Friday, June 8, 2012

City Directories: A Gem for Researchers

Advertisement for A. Dillenbeck & Company grocers from 1885 city directory.

City directories provide a snapshot of a community in a given year. Directories can be a goldmine of information for people conducting genealogical and biographical research, tracing the history of their house, exploring the history of a neighborhood or ethnic community, charting city growth, examining economic changes, or generally seeking to understand local history.

This advertisement for Eddie Bergeron's Garage on State Street from the 1931 city directory features a photograph of the "Miss Schenectady" tow truck. Photographs began being used in directory advertisements around the turn of the century.  

While the content included in city directories has varied over the years, the basic kinds of information that they include is generally the same. The alphabetical section generally includes names of adults, their home and business addresses, and occupations. Occupational information helps researchers in tracing a person's work history, determine whether workers lived close to their jobs, and identify common occupations and employers.

Page from alphabetical section of 1841 city directory. The names of African-American residents are italicized, making it easier to identify members of Schenectady's black community during that time.

City directories also include information about businesses (including advertisements), city government, public buildings, religious institutions, schools, religious and ethnic organizations, and clubs. Directories include lists of extant streets and where streets run from and to. Directories also provide information about the nature of a person's residence - whether the residents of a property owned their home, rented, or boarded.

Advertisement for the Westinghouse Company in 1982 city directory. Directories include many advertisements for local businesses and industries.  
Directories focused primarily on the city itself, although some directories include lists of rural residents. If a directory includes rural areas, the listings are in a separate section near the end of the volume, arranged by town name; the rural directories are a bit simpler, usually only listing the names of residents and occasionally an occupation. In the twentieth century, the city directory usually included the village of Scotia in a separate section at the end of the volume. Suburban directories, which included Glenville, Rotterdam, and Niskayuna, were issued sporadically throughout the 1950s and 1960s.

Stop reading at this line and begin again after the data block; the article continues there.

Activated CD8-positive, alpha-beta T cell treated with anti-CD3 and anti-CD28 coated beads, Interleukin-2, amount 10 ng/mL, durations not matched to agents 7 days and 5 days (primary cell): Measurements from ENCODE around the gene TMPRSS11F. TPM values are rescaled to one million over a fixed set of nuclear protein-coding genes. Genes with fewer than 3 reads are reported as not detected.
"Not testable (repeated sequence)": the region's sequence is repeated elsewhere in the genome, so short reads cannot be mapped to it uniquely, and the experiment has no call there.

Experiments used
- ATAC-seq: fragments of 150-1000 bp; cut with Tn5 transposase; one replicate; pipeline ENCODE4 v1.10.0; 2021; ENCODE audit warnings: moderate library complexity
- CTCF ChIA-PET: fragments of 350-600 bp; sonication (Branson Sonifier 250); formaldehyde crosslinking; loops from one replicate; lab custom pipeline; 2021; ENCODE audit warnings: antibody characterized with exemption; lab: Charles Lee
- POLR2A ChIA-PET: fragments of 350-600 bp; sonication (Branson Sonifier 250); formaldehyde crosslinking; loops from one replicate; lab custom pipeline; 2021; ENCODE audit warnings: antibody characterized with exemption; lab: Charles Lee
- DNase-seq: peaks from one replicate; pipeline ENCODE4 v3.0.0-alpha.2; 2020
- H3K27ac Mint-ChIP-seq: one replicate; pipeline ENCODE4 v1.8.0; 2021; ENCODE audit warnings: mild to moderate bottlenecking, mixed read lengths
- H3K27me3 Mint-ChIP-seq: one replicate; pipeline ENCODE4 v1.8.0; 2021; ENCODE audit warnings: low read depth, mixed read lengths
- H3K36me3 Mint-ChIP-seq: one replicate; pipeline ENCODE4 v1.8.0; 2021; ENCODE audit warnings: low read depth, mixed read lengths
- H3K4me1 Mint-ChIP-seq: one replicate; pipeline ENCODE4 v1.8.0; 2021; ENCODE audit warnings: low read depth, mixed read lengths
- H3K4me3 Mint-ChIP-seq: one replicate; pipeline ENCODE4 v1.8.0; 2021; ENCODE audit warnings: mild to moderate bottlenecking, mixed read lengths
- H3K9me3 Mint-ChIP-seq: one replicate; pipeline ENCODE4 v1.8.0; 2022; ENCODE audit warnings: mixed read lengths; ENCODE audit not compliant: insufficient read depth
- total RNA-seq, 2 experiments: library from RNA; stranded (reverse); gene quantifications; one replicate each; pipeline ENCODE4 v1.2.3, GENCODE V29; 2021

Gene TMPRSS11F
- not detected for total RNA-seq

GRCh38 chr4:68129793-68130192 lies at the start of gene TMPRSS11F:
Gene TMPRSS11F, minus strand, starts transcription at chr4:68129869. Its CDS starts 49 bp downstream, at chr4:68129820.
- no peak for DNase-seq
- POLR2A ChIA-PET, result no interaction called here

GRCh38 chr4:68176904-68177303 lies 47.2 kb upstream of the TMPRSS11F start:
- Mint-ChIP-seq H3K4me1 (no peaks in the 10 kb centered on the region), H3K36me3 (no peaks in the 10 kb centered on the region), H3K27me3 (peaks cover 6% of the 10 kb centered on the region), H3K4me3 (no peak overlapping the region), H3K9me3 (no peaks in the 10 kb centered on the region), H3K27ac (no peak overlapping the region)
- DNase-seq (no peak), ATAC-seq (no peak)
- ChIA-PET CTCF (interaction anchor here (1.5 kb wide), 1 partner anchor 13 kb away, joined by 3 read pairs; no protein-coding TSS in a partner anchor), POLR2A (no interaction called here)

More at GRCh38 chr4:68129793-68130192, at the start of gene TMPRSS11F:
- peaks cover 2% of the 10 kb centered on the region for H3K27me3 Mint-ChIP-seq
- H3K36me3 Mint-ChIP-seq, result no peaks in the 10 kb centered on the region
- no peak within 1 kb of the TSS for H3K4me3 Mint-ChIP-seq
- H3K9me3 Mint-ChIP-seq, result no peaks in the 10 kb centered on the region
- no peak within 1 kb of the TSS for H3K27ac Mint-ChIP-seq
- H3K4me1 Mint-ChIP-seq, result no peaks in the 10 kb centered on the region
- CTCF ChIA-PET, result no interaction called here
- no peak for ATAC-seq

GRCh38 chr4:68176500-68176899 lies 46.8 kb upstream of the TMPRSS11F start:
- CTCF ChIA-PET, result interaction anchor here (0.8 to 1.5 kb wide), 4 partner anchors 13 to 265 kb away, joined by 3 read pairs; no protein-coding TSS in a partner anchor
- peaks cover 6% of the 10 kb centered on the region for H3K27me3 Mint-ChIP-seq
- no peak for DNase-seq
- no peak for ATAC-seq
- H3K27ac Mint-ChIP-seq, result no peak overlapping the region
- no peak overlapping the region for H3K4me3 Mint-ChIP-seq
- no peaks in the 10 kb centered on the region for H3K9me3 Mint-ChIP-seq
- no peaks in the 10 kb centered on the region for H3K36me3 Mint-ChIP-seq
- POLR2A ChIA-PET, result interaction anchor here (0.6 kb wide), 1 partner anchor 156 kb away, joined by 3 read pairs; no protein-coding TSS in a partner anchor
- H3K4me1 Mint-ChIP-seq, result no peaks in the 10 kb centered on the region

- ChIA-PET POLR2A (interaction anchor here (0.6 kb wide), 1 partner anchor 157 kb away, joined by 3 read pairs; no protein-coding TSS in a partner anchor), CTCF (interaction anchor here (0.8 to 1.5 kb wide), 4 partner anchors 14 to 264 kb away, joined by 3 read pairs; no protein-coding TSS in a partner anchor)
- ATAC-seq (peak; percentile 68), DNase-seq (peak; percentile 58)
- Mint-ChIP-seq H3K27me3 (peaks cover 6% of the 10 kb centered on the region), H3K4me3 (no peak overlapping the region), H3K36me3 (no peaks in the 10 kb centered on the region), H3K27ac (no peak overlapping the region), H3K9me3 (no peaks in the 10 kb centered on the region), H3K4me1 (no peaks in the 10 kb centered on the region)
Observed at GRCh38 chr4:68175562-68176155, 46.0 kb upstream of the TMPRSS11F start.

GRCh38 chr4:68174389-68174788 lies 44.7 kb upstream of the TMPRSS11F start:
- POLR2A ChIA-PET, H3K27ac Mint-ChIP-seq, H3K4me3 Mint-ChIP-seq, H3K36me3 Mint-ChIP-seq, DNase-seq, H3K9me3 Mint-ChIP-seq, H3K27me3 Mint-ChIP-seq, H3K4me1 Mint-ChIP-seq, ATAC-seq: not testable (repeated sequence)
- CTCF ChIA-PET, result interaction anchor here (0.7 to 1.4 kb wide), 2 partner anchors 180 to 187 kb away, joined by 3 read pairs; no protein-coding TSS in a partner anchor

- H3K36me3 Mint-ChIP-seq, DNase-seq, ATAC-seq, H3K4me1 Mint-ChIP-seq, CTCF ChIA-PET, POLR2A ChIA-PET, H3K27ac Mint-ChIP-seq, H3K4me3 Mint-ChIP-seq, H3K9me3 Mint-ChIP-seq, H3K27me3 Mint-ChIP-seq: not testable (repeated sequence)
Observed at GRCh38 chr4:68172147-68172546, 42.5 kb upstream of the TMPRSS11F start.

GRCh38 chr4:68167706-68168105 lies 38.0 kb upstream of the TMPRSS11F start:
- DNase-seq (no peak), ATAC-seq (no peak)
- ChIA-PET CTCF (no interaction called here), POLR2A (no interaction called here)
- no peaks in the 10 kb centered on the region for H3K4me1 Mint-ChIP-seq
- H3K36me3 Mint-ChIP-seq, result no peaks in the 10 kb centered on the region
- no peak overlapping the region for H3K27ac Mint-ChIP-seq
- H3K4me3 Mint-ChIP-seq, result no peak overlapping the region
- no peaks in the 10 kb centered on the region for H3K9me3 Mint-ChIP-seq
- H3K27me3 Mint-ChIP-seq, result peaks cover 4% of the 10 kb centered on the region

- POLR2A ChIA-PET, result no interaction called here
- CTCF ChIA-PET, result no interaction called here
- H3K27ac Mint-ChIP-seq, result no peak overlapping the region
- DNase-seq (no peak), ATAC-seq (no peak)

Beginning in the 1890s, city directories began to include street maps. These maps, issued each year along with a new edition of the directory, show new streets and the growth of the city year by year, and provide a representation of newly-developed areas that might not be represented by other maps, such as Sanborn fire insurance maps.

Schenectady city directories added another useful feature in 1930; in addition to the alphabetical listing of names, a directory arranged by street number is included. This allows researchers to identify neighbors and communities at a glance. The cross-street location information is also helps to determine whether a person listed as living in one address, then at another, moved or if the street name and/or number changed.

Page from the portion of the 1931 city directory arranged by street number.

Before 1940, women's names were included in city directories only if they were single, widowed, or employed. Beginning in 1940, wives were listed parenthetically following their husband's name. This is a boon for researchers seeking the name of a man's wife who didn't work outside the home -- most married women during the period -- but this practice also omitted information about the occupation of employed wives.

Our library has consistent holdings of directories from 1860 through 1968. A complete list of directories in our holdings can be found here. The list of city directories includes information about other localities included in the directory and whether we have a paper copy or microfilm copy. The earliest Schenectady city directory in our holdings dates from 1841, and the most recent is dated 1984. If you are interested in the history of Schenectady from the mid-nineteenth century through the mid-twentieth century, directories can be a valuable research tool. Please feel free to call or email the librarian or visit our library to learn more about the information contained in city directories and how to use them.

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